A thread of tweets developed debating whether all these skills are redundant if the OT does not possess the interpersonal skills needed to apply them; with Bill (@BillWongOT) noting that ‘our intangibles are underrated’.  It was felt that these ‘people’ skills and the therapeutic use of self are crucial for engagement and developing successful therapeutic relationships; but what are these skills, can they be defined and can they be taught?

Otalk on Tuesday 18th March 2014 will explore this a little further and it is hoped that clinician’s, academics, students and lecturers are all able to contribute to the discussion.

Bill’s pre-tweets on the night will include his own experiences of developiong professionalism and establishing therapeutic relationships.

My brief reflection

Interpersonal skills are perhaps the essence of the occupational therapy  profession which are consonant with the core values and beliefs that shape our practice (person centred, holistic, occupational beings in context). These skills are essential to the therapeutic processes of rapport building, understanding socio-cultural & spiritual contexts, effective communication, (including empathy, compassion and mindfulness), and teaching. You don’t have to look far in occupational therapy practice to find places where these skills are defined, not least when undertaking assessments with people in clinical practice, think Assessment of Communication and Interaction Skills  (MOHO) or OT Practice Framework (AMPS Performance Skills: Communication/Interation (AJOT). There are resources which identify and break down these skills for healthcare professsionals; a few are listed here…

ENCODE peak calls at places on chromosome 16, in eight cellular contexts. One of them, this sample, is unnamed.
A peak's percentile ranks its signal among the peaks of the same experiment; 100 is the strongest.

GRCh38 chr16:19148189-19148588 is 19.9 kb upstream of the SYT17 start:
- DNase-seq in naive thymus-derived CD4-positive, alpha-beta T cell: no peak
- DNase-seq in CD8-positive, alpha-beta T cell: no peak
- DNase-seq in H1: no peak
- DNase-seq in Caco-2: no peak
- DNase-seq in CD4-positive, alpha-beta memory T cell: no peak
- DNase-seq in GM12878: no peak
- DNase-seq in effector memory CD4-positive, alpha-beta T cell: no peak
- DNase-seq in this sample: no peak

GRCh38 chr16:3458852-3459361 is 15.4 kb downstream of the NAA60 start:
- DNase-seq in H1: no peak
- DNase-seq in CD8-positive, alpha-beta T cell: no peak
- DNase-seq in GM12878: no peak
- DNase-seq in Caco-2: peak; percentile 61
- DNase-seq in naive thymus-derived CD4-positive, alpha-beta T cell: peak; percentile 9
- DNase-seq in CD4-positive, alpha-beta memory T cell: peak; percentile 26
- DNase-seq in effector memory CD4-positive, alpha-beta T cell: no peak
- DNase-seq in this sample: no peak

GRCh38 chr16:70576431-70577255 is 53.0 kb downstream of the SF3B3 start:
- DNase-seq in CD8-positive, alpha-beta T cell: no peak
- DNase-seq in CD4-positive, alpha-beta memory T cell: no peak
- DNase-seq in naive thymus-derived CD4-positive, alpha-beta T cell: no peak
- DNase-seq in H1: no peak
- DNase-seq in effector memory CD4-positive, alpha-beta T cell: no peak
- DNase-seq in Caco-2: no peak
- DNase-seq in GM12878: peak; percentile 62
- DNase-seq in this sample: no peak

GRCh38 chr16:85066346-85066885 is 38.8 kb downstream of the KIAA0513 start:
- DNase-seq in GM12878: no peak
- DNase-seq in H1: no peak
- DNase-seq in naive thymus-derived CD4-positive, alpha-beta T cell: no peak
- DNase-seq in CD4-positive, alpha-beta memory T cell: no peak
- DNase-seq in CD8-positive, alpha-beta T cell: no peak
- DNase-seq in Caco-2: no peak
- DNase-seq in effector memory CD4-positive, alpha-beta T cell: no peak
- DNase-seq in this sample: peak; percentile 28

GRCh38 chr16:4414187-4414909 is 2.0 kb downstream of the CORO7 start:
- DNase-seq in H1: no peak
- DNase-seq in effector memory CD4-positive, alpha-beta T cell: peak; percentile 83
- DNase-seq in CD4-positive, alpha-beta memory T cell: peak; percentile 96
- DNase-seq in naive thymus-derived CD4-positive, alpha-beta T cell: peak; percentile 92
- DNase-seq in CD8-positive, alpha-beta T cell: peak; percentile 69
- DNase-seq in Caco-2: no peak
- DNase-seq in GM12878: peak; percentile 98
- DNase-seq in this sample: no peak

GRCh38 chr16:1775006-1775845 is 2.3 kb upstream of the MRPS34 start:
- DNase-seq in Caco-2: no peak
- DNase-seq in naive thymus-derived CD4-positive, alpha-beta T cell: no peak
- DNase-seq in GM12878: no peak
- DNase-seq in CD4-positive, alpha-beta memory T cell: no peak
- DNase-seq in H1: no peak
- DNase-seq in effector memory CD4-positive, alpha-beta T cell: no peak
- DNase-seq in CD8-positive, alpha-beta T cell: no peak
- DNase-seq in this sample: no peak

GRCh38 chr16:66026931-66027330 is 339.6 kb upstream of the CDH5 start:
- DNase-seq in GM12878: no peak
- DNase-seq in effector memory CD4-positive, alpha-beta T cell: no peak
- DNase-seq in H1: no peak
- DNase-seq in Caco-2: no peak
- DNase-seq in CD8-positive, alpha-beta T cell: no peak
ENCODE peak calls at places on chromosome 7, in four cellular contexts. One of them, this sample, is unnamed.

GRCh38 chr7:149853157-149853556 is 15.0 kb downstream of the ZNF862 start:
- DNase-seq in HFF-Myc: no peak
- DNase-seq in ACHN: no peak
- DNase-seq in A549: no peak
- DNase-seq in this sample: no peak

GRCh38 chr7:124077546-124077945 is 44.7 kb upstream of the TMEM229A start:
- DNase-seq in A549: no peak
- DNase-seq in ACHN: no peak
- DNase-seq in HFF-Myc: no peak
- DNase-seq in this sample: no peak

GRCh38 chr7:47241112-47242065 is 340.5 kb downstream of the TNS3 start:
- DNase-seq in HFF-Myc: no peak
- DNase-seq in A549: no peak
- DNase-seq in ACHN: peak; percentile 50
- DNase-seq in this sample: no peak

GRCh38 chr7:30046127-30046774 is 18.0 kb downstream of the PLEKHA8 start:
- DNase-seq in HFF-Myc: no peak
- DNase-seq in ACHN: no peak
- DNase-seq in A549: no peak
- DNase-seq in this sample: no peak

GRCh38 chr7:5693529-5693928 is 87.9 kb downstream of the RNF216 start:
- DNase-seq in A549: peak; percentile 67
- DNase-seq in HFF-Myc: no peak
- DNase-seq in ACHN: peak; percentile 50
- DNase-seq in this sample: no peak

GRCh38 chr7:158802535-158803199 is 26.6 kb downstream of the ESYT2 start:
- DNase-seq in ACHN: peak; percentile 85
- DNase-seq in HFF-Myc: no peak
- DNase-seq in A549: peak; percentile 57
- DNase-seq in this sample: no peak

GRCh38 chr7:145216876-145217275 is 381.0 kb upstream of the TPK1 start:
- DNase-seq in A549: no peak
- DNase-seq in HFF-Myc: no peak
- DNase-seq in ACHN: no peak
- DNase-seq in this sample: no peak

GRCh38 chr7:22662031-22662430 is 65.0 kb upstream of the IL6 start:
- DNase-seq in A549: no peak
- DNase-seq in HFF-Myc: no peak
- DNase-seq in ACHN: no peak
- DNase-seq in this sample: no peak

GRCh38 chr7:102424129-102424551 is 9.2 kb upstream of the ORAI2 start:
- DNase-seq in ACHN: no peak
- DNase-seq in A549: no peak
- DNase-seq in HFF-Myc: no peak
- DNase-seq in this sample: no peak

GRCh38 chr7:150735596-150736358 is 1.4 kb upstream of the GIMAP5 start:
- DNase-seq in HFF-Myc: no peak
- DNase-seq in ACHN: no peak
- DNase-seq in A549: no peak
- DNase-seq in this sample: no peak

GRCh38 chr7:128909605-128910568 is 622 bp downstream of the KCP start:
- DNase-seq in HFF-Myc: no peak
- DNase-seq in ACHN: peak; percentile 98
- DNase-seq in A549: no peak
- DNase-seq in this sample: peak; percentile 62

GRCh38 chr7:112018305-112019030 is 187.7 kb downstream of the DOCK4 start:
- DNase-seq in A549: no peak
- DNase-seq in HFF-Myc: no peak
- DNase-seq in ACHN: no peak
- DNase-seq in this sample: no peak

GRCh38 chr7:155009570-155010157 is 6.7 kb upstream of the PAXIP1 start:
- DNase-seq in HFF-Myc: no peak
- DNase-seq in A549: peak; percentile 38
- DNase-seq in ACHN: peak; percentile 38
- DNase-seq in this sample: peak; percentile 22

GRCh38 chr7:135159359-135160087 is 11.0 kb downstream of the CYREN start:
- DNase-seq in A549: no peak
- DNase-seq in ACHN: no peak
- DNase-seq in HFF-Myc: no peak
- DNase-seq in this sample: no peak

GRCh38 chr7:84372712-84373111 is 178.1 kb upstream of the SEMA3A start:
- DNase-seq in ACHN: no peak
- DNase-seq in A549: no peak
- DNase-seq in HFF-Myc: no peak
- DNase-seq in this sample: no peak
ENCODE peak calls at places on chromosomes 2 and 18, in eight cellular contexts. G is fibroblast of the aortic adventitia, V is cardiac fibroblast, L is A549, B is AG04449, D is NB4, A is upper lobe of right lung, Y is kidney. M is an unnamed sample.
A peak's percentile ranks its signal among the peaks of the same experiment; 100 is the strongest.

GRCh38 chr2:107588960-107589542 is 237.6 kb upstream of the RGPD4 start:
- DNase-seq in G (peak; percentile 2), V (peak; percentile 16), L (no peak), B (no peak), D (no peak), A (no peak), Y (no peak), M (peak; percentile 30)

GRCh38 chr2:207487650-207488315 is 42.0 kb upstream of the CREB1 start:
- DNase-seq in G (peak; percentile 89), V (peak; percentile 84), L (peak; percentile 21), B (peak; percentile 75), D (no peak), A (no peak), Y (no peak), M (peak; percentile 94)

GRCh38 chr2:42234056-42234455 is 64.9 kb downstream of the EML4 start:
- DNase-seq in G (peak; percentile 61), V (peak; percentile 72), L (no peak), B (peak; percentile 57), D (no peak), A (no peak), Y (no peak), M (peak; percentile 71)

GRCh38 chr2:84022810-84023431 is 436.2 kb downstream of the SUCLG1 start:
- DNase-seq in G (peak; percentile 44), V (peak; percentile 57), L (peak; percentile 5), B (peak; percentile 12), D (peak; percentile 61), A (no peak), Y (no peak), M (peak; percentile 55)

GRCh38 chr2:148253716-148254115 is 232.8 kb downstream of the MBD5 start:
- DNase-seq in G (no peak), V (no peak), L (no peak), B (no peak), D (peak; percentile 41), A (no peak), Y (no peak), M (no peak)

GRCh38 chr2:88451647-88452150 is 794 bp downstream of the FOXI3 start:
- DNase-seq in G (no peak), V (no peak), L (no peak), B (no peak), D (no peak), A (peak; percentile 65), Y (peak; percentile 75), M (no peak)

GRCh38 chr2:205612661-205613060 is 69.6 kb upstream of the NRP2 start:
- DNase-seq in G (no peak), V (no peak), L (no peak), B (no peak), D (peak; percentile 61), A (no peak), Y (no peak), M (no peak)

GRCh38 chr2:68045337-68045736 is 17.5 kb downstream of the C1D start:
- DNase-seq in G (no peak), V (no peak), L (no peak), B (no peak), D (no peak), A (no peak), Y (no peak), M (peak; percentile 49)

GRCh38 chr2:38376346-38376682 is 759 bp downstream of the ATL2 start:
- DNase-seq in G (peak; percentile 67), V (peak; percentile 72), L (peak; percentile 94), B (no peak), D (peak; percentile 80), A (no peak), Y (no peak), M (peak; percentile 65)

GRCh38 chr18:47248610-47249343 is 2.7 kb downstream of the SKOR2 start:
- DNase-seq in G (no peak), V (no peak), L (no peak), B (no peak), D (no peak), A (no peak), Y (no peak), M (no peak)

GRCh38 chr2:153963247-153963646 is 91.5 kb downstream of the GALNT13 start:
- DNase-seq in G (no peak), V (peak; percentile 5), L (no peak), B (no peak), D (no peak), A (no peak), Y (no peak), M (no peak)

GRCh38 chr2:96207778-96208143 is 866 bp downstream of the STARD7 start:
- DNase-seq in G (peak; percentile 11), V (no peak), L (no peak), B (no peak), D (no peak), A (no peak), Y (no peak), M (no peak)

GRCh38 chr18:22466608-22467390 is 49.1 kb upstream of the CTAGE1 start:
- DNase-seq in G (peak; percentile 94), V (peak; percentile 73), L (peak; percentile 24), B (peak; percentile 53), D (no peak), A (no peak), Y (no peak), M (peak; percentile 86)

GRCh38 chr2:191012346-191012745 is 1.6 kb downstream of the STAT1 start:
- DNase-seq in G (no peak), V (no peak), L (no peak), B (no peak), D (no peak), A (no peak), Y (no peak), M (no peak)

Berglund C & Saltman D (2002) (Ed’s) Communication for Health Care. Melbourne: Oxford University Press

Finlay F (2004)The Practice of Psychosocial Occupational therapy. Third Edition. Cheltenham: Nelson Thornes

Hargie O (2006) The Handbook of Communication Skills. Third Edition. Hove: Routledge

Moss B (2008) Communication Skills for Health and Social Care. London: Sage Publications